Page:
A computer hacker gained access to the water system of a city in Florida and tried to pump in a “dangerous” amount of a chemical, officials say. The hacker briefly increased the amount of sodium hydroxide (lye) in Oldsmar’s water treatment system, but a worker spotted it and reversed the action.
Lye is used in small amounts to control acidity but a large amount could have caused major problems in the water.
Oldsmar Mayor Eric Seidel said: “There’s a bad actor out there.”
No arrests have yet been made and it is not known if the hack was done from within the US or outside.
A computer controlling Oldsmar’s water treatment system was remotely accessed on Friday.
A plant operator saw an attempt to access the system in the morning but assumed it was his supervisor, the Tampa Bay Times reported.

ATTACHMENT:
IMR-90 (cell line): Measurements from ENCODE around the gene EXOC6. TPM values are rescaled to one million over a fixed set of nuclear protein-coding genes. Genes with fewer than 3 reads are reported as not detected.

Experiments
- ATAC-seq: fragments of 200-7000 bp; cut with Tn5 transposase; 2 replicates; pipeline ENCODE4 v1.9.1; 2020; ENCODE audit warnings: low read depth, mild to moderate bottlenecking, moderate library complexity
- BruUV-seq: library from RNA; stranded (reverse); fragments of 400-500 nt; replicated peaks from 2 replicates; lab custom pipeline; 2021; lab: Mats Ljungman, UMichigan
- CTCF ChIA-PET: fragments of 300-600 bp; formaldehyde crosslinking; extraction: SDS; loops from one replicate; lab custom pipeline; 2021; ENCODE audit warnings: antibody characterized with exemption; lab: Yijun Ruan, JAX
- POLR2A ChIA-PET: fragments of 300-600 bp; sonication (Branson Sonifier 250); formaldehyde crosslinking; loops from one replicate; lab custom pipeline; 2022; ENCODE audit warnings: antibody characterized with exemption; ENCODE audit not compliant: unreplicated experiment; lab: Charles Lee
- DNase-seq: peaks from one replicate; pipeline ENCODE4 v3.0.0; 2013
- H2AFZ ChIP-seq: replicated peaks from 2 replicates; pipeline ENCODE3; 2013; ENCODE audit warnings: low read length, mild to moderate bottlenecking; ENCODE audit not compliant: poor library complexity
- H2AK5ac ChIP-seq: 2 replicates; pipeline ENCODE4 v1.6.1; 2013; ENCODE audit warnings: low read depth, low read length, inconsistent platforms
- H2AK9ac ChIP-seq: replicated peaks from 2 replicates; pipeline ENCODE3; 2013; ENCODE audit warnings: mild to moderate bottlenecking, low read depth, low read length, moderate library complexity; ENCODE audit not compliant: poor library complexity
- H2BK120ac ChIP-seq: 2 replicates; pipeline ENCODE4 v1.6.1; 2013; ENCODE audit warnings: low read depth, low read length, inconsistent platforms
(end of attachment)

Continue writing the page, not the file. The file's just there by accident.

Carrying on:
But another attempt was made early in the afternoon and this time the hacker accessed the treatment software and increased the sodium hydroxide content from 100 parts per million to 11,100 ppm.
The operator immediately reduced the level to normal.
Sodium hydroxide is the chief ingredient in liquid drain cleaners. It is very corrosive and can cause irritation to the skin and eyes, along with temporary loss of hair.
Swallowing it can cause damage to the mouth, throat and stomach and induce vomiting, nausea and diarrhoea.
Pinellas County Sheriff Bob Gualtieri said: “I’m not a chemist. But I can tell you what I do know is… if you put that amount of that substance into the drinking water, it’s not a good thing.”
But he added: “At no time was there a significant adverse effect on the water being treated. Importantly, the public was never in danger.”
The Oldsmar plant provides water to businesses and about 15,000 residents. The remote access programme to the water system has been temporarily disabled.